3. Bump up your FISH & SEAFOOD intake to at least two servings a week. Many studies suggest that eating these foods are very supportive of male fertility. One study even suggests that men who eat more seafood have more frequent “relations.” (Editor’s note: I believe it’s called BD, aka “baby dance” in the TTC world. 🙂 )
Finally, just because I know you, what are your top 5 natural beauty products you’re loving currently?
And true or false — there are literally no good natural mascaras.
LM: Oh I love trying natural beauty products. I am a little addicted right now.
1.If this counts…foot peels. It is basically socks filled with alpha-hydroxy acid ,and after you let it soak for an hour and then wait 5 days, your skin literally starts peeling off. It is amazing and one of my favorite things to do in the world. It makes me so happy.
2. Primally Pure fancy face serum. It is made with a bunch of essential oils and my skin feels so nice after using it.
3. Primally Pure Blue tansy deodorant + talc-free baby powder. I use this dynamic duo to help combat moisture and BO. I sprinkle the baby powder on first, and then use the deodorant.
4. Thinksport Kids sunscreen. This deodorant was recommended by Kristin who runs @groundedhealthrd. She is the natural products guru so if she likes it I like it too!
5. Good old organic coconut oil. That s*** goes on everything!!!
As for the mascara, I am telling myself that I do not have to go natural on my eyelashes because I don’t let the mascara touch my skin so it’s not absorbed. I totally made that up. I have tried many natural mascaras and they just don’t do the job for me. I tried!!!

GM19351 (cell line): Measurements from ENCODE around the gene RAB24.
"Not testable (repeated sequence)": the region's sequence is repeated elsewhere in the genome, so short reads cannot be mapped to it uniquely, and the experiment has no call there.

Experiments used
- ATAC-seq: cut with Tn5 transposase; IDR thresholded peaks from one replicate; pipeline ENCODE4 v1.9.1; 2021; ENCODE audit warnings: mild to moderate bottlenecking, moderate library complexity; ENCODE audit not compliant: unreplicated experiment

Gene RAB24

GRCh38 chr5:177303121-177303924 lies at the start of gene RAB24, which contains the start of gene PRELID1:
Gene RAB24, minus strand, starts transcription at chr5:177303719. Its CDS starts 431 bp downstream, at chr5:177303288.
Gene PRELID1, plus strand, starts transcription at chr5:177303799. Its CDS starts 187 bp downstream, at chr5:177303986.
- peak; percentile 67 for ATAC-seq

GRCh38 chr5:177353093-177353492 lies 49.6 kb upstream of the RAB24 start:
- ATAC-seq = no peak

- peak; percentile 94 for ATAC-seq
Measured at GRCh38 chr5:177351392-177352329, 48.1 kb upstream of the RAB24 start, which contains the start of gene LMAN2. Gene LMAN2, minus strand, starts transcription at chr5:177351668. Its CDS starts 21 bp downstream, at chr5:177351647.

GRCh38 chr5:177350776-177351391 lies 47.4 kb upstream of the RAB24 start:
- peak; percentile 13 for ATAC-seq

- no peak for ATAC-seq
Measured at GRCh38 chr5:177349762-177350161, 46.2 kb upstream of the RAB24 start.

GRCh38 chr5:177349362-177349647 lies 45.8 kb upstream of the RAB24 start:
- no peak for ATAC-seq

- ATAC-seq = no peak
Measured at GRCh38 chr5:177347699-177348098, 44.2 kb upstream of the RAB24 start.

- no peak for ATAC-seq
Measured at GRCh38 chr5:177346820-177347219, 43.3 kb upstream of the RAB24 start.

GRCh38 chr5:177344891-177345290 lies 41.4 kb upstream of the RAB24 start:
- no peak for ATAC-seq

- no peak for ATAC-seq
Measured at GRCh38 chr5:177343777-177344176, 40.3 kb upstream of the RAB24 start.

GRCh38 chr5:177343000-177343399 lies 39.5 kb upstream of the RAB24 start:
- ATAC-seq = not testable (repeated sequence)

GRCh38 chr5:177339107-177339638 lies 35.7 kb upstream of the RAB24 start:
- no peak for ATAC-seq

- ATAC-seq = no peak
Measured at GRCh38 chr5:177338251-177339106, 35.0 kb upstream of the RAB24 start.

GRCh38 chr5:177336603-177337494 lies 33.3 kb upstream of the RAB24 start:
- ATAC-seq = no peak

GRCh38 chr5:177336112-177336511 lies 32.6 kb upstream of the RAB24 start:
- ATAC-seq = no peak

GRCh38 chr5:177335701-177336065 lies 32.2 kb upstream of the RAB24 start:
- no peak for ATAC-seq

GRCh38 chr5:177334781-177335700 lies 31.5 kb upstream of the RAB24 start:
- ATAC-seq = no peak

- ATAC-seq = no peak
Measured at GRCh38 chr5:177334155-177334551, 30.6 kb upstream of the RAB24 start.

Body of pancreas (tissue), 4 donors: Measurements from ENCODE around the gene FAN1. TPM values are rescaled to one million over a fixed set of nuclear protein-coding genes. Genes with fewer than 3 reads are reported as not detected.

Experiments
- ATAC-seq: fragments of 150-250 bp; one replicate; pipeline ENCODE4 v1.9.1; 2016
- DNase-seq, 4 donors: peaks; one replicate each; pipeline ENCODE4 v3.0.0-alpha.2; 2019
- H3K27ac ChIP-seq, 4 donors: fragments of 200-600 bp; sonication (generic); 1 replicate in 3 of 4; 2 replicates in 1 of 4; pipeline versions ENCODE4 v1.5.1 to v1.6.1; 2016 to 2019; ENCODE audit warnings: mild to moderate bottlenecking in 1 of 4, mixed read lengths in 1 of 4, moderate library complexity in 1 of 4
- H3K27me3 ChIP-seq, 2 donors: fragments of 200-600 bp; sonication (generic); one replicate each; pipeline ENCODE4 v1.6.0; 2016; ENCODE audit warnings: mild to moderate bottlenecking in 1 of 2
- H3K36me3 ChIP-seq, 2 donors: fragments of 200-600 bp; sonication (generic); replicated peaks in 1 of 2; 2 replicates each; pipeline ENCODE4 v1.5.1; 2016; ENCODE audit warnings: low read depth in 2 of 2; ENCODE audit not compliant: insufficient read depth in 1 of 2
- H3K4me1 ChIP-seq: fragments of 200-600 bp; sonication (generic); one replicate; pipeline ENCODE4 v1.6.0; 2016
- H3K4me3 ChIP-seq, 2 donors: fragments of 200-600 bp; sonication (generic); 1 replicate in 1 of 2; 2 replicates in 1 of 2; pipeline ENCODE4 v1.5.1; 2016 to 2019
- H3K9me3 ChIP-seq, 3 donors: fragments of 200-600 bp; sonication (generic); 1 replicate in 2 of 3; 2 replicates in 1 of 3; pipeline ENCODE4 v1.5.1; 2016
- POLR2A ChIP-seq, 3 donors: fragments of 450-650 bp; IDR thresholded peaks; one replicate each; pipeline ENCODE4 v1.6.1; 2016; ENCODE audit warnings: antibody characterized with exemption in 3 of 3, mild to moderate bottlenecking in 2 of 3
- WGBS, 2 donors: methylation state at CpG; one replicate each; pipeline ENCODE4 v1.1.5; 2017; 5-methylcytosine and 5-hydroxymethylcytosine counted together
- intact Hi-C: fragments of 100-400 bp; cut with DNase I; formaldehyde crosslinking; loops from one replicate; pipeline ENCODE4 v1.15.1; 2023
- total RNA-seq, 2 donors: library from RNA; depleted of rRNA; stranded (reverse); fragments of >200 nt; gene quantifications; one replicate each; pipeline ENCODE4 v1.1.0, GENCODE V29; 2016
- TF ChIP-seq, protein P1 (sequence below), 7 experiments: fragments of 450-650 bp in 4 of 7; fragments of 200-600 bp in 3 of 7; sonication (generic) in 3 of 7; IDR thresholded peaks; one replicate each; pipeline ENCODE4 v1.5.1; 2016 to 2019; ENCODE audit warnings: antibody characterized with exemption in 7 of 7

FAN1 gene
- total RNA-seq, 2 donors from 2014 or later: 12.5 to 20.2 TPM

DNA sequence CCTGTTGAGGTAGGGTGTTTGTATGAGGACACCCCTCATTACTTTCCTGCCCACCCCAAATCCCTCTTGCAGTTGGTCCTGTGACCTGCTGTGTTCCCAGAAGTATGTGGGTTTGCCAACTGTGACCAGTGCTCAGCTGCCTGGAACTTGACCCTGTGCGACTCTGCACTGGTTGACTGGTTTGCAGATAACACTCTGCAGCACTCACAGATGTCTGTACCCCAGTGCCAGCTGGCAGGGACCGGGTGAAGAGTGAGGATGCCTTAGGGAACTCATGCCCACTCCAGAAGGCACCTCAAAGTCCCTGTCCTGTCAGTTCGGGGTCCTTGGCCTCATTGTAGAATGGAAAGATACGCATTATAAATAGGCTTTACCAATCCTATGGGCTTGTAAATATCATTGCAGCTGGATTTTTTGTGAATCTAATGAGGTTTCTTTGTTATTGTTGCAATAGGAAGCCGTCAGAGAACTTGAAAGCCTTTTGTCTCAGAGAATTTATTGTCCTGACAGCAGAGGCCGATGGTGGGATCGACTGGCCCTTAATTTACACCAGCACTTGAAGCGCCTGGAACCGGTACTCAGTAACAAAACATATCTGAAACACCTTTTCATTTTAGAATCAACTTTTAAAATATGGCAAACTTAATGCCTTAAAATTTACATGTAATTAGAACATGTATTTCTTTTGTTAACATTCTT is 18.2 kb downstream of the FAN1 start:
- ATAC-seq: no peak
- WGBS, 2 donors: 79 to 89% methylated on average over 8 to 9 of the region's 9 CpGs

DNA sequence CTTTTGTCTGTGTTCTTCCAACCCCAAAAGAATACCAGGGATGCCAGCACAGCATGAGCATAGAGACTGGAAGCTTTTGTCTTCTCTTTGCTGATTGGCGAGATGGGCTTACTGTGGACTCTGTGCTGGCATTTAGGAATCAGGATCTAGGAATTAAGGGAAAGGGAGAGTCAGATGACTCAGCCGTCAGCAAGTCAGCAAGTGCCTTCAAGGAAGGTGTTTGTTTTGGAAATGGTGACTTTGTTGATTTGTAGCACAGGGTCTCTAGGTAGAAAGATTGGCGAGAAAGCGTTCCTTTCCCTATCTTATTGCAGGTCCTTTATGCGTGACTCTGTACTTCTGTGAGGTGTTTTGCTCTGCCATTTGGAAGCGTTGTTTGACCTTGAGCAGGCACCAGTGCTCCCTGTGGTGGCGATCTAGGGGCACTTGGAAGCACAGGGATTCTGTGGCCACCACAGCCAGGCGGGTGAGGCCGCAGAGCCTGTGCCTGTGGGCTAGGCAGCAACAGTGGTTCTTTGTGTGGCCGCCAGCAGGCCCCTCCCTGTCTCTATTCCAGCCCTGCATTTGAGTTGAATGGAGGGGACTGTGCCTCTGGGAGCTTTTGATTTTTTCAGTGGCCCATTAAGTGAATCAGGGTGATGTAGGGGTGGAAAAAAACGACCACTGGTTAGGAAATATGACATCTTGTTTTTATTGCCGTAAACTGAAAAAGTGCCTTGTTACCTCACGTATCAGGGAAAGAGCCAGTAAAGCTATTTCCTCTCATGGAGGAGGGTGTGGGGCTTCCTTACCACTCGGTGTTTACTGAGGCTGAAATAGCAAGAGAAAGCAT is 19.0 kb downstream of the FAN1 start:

I have the same problem with anti-frizz serum. I know I could sacrifice my hair for safer products, but if you ever saw my hair in the humid South Carolina summertime you will understand why I just can’t make the switch. It is not a pretty sight.
Thank you so much, Lauren, for taking the time to chat with me! I definitely learned some things about you I hadn’t known before! Maybe we should start our own IGTV where we just gab about fertility and beauty products on the reg… You in?
By the way, when I work with fertility clients, I often do functional lab tests on male partners, too.
Sometimes seeing all their nutrient deficiencies on paper helps motivate them to take diet & lifestyle more seriously. Plus, why recommend an expensive supplement like CoQ10 when what they’re actually low in is vitamin C… or selenium… or zinc…
I always offer to meet with the guys to go over their results, but to date, I’ve only had 2 actually take me up on it… mostly they do what their wives tell them to. 😉
If you want to find out how I can help you AND your partner achieve optimal fertility, learn more about my fertility services.
Lauren Manaker is a Registered Dietitian turned entrepreneur and author. She launched her business after struggling with infertility and becoming a mother. Her personal experiences shed a spotlight on how much anecdotal and unsupported information is out there, and Lauren has made it her mission is to make accurate nutrition advice more accessible. In 2019, she authored the book Fueling Male Fertility: Nutrition and Lifestyle Guidance for Men Trying to Conceive.
And if you’re looking for more chats on fertility, check out my podcast episode with UpliftFit here.